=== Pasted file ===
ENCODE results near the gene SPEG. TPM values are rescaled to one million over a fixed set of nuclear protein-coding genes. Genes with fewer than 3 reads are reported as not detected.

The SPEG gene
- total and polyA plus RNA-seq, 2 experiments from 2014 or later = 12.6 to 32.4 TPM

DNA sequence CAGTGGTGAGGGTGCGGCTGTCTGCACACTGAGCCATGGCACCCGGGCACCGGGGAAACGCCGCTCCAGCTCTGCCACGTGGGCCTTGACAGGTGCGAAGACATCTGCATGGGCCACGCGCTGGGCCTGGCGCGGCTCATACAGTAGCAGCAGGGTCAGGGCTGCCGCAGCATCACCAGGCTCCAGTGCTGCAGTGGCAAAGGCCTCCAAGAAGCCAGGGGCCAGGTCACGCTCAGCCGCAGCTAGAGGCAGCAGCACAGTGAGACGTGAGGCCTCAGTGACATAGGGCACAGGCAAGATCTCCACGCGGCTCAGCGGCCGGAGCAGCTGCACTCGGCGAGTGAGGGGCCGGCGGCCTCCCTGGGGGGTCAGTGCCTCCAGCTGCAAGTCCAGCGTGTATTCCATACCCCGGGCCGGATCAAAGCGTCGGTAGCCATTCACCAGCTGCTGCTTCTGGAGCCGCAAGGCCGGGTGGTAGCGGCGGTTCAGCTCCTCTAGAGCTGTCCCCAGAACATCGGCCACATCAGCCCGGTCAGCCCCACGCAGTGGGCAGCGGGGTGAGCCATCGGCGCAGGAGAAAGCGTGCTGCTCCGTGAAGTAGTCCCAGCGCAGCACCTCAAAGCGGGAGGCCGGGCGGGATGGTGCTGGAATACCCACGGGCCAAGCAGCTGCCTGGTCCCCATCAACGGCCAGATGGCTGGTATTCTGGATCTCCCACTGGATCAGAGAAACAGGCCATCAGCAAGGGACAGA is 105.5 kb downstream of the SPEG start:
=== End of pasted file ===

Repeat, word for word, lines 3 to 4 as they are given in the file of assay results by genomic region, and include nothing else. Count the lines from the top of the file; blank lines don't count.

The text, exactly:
- total and polyA plus RNA-seq, 2 experiments from 2014 or later = 12.6 to 32.4 TPM

DNA sequence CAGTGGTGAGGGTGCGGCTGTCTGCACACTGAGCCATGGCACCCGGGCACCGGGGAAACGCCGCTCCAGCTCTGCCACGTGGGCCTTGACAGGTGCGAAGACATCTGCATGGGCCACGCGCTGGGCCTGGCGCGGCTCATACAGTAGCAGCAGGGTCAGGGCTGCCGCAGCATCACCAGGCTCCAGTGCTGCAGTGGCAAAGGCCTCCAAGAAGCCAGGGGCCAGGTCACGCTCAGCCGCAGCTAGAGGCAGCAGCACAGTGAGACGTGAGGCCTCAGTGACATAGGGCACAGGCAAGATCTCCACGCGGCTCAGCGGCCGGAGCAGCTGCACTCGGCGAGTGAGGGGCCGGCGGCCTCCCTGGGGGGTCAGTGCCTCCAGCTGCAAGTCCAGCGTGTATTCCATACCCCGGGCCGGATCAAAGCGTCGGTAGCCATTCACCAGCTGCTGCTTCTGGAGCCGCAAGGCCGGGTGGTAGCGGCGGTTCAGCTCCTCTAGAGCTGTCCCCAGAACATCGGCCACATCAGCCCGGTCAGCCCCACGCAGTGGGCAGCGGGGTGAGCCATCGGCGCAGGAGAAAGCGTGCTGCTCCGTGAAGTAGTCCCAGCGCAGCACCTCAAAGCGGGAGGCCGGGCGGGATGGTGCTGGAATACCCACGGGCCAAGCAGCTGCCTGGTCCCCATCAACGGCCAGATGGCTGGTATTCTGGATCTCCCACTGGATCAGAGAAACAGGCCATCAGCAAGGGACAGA is 105.5 kb downstream of the SPEG start: